Making the case for Williams' execution

Terrance Williams, 46, is scheduled to be executed Oct. 3 for murder.
Terrance Williams, 46, is scheduled to be executed Oct. 3 for murder.
Posted: September 24, 2012

Seth Williams is district attorney of Philadelphia

My office has been criticized for stating that Terrance Williams - a brutal, two-time murderer whose case has been reviewed and upheld by every available court - should finally be subject to the sentence of death he received from a jury more than 25 years ago.

The case has received attention because of supposedly "new evidence" that Williams was sexually abused by his victim and others. But the most noticeable thing about this case is not the "new evidence." It's the willingness of some people to believe every defense claim as if it were gospel truth - without even taking the time to look at all the facts.

Here is what they show:

This is not Williams' only murder; it's his second - and the other murder was at least as calculated as this one. The evidence at trial established that Williams was a quarterback on his college varsity football team. But he had a double life he didn't want to come out: that he was a male prostitute with numerous older clients.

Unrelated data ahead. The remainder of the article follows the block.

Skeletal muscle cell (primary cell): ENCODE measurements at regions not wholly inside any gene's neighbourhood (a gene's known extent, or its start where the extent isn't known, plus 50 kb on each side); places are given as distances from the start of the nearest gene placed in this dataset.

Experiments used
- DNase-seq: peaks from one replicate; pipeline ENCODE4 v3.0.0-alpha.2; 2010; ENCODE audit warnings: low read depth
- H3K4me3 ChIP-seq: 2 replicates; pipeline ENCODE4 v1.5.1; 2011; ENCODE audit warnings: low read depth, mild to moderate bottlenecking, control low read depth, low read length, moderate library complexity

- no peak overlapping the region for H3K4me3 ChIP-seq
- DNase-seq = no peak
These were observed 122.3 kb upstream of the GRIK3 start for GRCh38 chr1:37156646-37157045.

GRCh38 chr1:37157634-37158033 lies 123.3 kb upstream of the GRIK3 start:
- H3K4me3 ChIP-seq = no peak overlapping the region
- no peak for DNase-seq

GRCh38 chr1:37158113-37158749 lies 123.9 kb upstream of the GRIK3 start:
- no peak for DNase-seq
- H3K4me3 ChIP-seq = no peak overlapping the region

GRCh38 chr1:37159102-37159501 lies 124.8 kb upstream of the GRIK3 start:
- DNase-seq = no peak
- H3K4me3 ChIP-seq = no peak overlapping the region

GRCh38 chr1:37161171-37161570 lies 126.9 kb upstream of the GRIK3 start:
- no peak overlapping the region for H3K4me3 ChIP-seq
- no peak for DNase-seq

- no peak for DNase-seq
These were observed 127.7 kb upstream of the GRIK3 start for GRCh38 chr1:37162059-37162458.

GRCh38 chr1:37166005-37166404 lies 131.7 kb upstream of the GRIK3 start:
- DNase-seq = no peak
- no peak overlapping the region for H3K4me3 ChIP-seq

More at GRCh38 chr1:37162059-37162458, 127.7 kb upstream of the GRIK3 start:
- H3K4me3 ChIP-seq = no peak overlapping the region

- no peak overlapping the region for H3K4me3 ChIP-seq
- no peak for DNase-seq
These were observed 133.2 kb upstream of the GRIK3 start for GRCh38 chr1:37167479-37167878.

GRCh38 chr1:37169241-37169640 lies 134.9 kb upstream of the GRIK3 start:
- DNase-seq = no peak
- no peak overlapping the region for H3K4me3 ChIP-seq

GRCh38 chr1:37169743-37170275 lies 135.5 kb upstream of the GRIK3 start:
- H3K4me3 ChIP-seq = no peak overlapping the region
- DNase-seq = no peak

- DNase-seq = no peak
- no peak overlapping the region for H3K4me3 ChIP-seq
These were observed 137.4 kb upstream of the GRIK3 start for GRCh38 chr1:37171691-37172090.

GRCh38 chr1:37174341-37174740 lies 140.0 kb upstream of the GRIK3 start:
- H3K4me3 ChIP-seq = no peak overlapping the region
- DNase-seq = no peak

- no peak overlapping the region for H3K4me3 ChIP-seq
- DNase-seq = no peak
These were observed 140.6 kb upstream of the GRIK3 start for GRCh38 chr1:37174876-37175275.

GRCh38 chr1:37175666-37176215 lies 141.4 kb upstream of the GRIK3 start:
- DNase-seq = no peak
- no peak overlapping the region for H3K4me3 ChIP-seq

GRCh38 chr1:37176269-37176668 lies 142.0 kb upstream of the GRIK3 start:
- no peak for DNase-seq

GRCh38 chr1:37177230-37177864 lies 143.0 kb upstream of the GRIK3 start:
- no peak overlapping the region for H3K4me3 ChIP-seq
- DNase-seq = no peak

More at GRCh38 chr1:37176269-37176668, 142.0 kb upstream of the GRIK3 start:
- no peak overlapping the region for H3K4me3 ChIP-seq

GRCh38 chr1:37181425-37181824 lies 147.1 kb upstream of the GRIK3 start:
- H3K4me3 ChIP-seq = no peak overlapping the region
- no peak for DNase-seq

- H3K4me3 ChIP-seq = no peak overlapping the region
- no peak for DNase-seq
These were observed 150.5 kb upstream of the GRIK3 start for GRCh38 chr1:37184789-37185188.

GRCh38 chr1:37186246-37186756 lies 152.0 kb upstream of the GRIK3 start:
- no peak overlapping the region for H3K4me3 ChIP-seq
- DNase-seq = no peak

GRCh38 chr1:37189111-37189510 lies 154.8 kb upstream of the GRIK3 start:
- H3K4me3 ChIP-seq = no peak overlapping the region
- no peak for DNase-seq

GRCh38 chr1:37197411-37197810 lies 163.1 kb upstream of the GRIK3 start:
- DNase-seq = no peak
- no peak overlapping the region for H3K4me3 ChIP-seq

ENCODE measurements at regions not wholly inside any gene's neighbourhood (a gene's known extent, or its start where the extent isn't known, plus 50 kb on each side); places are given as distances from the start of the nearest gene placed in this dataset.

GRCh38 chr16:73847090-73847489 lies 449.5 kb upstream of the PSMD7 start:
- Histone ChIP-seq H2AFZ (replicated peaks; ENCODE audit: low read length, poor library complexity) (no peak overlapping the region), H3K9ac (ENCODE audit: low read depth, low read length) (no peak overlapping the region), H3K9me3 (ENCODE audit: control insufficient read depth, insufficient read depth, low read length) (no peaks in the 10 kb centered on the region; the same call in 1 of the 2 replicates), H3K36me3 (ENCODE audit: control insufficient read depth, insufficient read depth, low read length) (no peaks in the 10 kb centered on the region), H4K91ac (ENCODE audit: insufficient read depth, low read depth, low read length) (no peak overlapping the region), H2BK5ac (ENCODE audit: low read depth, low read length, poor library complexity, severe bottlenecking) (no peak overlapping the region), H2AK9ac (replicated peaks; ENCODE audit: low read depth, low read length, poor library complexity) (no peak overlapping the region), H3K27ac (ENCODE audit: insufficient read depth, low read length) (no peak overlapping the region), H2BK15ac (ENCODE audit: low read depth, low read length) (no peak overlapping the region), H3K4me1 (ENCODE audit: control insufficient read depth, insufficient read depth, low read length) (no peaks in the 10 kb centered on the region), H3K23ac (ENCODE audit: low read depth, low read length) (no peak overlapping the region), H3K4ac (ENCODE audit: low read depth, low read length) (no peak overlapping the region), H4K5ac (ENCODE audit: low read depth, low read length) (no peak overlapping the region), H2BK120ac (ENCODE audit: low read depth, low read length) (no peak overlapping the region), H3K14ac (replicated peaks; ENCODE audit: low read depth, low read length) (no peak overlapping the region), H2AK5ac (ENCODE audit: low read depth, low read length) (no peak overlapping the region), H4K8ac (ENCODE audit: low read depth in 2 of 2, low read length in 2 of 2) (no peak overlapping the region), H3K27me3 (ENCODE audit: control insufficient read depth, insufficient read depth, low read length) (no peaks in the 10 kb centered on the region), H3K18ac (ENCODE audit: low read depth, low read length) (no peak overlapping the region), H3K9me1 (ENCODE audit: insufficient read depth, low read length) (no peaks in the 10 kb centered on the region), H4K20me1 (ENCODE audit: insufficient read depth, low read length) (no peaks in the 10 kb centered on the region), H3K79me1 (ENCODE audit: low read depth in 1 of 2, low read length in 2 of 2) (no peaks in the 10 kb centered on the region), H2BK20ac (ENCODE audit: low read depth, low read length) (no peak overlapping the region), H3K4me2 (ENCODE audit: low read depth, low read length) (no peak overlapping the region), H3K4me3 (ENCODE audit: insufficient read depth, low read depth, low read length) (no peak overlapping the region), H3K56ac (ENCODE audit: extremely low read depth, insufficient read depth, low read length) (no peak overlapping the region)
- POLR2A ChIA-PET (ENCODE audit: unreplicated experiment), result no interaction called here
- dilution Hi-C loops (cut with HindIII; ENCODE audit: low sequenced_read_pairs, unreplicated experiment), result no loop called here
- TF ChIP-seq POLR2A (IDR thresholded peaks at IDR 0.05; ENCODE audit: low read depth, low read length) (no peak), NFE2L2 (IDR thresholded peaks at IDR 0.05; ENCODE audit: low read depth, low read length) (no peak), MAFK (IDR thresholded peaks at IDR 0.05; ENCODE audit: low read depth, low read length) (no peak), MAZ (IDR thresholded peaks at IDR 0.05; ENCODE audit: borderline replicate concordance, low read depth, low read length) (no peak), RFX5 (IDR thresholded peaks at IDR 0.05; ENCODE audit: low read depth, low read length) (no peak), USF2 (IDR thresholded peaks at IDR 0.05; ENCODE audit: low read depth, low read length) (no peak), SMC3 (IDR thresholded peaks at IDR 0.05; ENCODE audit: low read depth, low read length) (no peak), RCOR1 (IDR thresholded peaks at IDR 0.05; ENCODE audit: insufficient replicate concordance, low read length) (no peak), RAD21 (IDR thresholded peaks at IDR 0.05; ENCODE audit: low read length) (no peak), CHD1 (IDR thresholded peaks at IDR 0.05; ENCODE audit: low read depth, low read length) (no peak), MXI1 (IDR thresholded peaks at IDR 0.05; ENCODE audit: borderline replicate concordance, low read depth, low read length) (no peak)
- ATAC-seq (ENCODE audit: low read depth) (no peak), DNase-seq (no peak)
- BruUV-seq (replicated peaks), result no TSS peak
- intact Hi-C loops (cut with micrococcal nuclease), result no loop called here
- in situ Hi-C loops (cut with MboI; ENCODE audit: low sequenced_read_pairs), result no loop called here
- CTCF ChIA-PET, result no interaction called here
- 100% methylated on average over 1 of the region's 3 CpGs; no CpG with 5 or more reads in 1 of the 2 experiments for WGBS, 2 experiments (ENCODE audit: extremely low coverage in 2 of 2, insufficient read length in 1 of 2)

When one of these men, Herbert Hamilton, started talking too openly about the relationship, Williams told a friend that he was going to "take care of the problem." Several days later, he agreed to have sex with Hamilton. But he had carefully hidden a knife next to the bed. He pulled it out and stabbed Hamilton. The victim managed to fight back and tried to hide in the kitchen, but Williams chased him down, beat him with a bat, and stabbed him until he was dead - leaving the knife stuck halfway through the victim's throat. Then he tried to steal Hamilton's car.

A few days later, Williams told his friend that he had taken care of "the problem."